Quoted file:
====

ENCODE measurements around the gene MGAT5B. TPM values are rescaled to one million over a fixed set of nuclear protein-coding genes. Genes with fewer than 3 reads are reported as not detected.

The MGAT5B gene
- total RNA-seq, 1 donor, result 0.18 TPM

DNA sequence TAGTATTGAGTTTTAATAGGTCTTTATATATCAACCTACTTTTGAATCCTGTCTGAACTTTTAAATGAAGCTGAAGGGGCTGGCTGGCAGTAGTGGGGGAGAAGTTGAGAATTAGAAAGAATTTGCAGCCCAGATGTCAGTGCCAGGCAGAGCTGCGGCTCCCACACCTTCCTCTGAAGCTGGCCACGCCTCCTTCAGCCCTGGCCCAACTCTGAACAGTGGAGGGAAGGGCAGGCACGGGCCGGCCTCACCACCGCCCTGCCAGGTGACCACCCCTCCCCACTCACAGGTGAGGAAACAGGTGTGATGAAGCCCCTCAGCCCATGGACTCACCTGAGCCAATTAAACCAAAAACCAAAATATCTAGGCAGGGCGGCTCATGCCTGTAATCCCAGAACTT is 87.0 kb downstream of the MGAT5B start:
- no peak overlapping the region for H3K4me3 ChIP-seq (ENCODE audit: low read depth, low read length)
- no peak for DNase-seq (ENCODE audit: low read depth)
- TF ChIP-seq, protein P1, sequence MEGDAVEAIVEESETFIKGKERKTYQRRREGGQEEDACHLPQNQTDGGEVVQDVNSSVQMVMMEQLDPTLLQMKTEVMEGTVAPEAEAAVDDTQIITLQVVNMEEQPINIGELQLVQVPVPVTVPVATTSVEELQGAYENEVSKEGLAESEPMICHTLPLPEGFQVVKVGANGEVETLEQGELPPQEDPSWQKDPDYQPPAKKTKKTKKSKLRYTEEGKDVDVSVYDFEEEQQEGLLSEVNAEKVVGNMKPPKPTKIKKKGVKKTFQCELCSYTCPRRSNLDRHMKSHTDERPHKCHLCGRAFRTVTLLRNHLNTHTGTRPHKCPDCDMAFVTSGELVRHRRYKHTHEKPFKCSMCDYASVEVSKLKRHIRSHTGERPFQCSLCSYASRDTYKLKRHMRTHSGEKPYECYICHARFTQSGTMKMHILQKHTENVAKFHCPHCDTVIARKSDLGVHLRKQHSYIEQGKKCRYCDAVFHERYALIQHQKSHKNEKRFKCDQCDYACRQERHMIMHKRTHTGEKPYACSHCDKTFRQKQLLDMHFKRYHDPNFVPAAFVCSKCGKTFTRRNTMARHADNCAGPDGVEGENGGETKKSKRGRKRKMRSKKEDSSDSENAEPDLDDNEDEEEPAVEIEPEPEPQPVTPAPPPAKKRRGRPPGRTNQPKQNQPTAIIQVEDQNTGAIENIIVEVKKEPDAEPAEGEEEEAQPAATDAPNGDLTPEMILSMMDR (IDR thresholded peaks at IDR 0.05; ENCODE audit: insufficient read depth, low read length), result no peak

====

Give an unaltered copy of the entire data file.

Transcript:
ENCODE measurements around the gene MGAT5B. TPM values are rescaled to one million over a fixed set of nuclear protein-coding genes. Genes with fewer than 3 reads are reported as not detected.

The MGAT5B gene
- total RNA-seq, 1 donor, result 0.18 TPM

DNA sequence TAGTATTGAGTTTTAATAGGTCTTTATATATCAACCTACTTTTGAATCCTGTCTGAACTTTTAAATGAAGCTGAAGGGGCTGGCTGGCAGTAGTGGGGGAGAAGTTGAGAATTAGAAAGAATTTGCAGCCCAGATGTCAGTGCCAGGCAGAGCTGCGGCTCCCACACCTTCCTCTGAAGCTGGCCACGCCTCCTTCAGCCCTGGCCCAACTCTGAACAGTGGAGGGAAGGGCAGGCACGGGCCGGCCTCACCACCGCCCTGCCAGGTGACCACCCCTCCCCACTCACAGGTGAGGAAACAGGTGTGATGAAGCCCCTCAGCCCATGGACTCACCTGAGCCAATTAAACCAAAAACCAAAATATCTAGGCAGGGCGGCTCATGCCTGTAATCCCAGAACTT is 87.0 kb downstream of the MGAT5B start:
- no peak overlapping the region for H3K4me3 ChIP-seq (ENCODE audit: low read depth, low read length)
- no peak for DNase-seq (ENCODE audit: low read depth)
- TF ChIP-seq, protein P1, sequence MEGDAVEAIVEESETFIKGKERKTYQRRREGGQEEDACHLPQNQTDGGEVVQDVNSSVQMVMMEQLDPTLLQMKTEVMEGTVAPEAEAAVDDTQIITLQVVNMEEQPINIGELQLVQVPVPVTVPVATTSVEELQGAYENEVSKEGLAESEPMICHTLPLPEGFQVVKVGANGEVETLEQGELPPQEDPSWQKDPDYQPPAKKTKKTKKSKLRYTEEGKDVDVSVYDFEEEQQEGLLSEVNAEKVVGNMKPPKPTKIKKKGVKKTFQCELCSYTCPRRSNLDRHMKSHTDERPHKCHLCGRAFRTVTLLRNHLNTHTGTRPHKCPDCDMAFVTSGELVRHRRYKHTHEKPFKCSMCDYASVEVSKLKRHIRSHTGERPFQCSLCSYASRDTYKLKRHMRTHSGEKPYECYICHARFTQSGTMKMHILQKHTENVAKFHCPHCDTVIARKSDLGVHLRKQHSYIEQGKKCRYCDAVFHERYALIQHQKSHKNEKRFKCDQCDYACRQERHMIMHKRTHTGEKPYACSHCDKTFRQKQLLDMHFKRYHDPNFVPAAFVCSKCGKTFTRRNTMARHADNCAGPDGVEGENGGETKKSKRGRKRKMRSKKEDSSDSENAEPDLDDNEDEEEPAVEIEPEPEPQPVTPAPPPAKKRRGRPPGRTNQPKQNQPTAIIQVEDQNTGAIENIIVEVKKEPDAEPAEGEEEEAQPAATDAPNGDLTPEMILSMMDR (IDR thresholded peaks at IDR 0.05; ENCODE audit: insufficient read depth, low read length), result no peak